Indian woman carries water in a metal pot on her head.
(photo credit: SAM PANTHAKY / AFP)
India’s Supreme Court has ordered the government to evict more than a million indigenous people from their homes for the good of the country’s wildlife, according to a report published by the Washington Post.
Last week, the court handed down the ruling in what is being described as a “startling conclusion” to a decade-long case. The courts said the people had to leave their homes because they did not meet legal criterion to live there.
Forest land in India is legally controlled by the government. But people have lived in these areas for centuries. Wildlife groups contend that granting rights to people to live on the forest land is an environmental hazard. However, the indigenous people who live there rely on the forest for daily needs and their livelihood.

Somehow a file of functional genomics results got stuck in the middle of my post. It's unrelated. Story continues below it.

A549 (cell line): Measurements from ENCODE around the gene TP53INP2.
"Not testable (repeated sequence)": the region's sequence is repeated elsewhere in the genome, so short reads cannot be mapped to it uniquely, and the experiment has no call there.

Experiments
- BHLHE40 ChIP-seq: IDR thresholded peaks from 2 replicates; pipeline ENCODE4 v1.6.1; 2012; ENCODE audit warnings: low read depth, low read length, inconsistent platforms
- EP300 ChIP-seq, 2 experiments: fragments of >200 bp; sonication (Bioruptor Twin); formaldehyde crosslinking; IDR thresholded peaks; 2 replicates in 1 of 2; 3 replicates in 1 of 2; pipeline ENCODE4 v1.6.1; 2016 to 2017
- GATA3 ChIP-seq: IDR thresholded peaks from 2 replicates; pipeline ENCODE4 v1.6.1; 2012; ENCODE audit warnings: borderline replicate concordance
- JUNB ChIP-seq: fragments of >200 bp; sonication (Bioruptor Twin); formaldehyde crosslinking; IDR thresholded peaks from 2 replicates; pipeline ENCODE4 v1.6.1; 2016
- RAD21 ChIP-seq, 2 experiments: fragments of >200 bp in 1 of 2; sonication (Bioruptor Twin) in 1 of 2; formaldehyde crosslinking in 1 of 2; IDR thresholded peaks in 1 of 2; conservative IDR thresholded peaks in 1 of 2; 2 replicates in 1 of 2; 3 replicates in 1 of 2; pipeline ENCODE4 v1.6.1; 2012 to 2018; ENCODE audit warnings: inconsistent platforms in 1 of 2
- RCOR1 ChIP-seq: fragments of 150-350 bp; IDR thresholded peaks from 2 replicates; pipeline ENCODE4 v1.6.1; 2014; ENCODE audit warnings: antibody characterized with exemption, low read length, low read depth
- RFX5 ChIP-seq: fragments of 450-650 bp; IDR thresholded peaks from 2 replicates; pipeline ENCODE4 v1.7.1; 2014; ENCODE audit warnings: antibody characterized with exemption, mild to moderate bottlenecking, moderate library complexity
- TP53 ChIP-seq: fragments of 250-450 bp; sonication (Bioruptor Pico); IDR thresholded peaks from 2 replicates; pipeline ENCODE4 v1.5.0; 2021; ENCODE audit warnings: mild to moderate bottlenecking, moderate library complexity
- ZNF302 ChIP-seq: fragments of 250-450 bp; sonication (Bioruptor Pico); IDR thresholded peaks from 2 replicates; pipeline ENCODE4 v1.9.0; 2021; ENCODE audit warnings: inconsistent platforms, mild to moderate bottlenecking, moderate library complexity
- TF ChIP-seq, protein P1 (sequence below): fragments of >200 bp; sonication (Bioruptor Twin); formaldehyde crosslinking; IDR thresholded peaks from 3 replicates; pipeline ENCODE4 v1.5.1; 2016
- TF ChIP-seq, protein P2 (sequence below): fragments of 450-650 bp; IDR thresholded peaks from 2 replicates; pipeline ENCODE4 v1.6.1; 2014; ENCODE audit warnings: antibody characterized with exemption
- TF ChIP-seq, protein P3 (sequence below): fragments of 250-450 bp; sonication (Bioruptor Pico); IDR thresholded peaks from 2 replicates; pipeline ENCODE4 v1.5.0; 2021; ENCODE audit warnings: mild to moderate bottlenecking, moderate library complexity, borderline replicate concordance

However, according to the Post, it is unlikely that the people will be forced to move by the July 27 deadline as the ruling comes just weeks before India is slated to begin national election and the government is unlikely to want to evict voters from their homes during election season. Also, it is likely that there will be appeals.
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